Running for barely 90 pages in a newly published English translation this month, Karya, a novella by Kannada writer Aravind Malagatti, packs in an entire universe. Set in a Dalit community in north Karnataka, the plot revolves around the third-day rituals involved in the last rites of a local woman. Bangaravva was virtuous in life, admired by neighbours of all stations, but her death sets off a storm in the community.
As the elders, family members and well-wishers proceed with the sacred fire and ritual food for the crows to the grave, a wind rises, fanning the flame and forcing Mallappa, the swarthy wrestler who is entrusted to carry it, to drop it in panic. Aside from the tragedy of death, this accident unleashes a graver crisis, as the elders chime in with their two cents about the inauspicious tidings that are bound to follow. In due course, a sexual scandal is revealed and deemed to be at the root of the bad luck. Over a night and day, the entire village is in turmoil over the rights and wrongs of the situation.
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Susheela Punitha’s translation heroically rises to the occasion, grappling with the medley of Marathi, Urdu and Kannada words that fleck the dialect of the region. Her choice of retaining words and phrases in the original (with a glossary at the back) is one of several strategies for a translator, though it makes the reading experience choppy at times. Notwithstanding minor hiccups, the text is richly layered with meanings, much of it embedded deeply inside patterns of speech and actions.
Malagatti, an acclaimed and much awarded writer in Kannada, is also the author of the first Dalit autobiography in the language. As he explains in a note at the end of the book, the plot of Karya draws heavily from his own life, especially the incidents that unfolded after the death of his grandmother. Apart from the close attention to detail of village life, the poison of superstitions and prejudice that flow through it, Malagatti reveals with a consummate skill the many hierarchies that run in such social structures.
The power imbalance is not only acutely skewed between the upper and lower castes, but also experienced as painfully within the stratifications among Dalits. It’s not enough that the powerful Gowda must punish a lower-caste Dalit for sporting a lush moustache; among the Dalits, too, there is bickering and in-fighting to claim the title of village elders. Rampant drinking of toddy (even by children) and irregular access to subsistence add a grimness to their lives that is viscerally captured in Malagatti’s narrative.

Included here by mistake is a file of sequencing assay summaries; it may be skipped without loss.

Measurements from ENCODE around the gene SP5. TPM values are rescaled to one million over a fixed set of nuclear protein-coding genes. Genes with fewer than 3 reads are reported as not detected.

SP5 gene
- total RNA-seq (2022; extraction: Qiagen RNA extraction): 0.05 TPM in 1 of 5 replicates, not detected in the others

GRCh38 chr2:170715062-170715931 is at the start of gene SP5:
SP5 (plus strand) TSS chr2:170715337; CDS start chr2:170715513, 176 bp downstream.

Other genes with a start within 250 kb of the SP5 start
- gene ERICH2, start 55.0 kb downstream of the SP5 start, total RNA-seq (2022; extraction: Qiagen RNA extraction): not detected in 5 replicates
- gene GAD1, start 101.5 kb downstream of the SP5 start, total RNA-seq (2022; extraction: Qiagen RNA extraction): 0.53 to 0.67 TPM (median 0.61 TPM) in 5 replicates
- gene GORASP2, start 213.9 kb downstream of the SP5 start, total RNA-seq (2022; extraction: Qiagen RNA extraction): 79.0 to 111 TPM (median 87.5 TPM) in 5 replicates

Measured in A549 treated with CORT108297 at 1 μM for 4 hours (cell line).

Yet, even amid the poverty and violence, there are intensely humane moments. People take turns to massage the legs and arms of an infirm man deputed to hold the ritual tray in his hand through a merciless night of waiting. For fear of being fined by the elders of his own community, he dare not set the plate down on the ground. A woman, who is part of the crowd headed for the graveyard, is momentarily distracted by the sight of a buffalo she had lost a few days ago. A bunch of men, drunk out of their minds and full of false bravado, is reduced to a state of abject terror, with some wetting themselves, by the fear of ghosts in the graveyard.
In Dalit history month, with so many new books published on the subject, it is easy to miss a slim volume like Karya. But for all its relative brevity, the book implodes into a multitude of themes as the reader moves from page to page. It raises questions that challenge presumptions and received wisdom and provokes us to see fresh truths in all the beliefs and practices we have not questioned so far.
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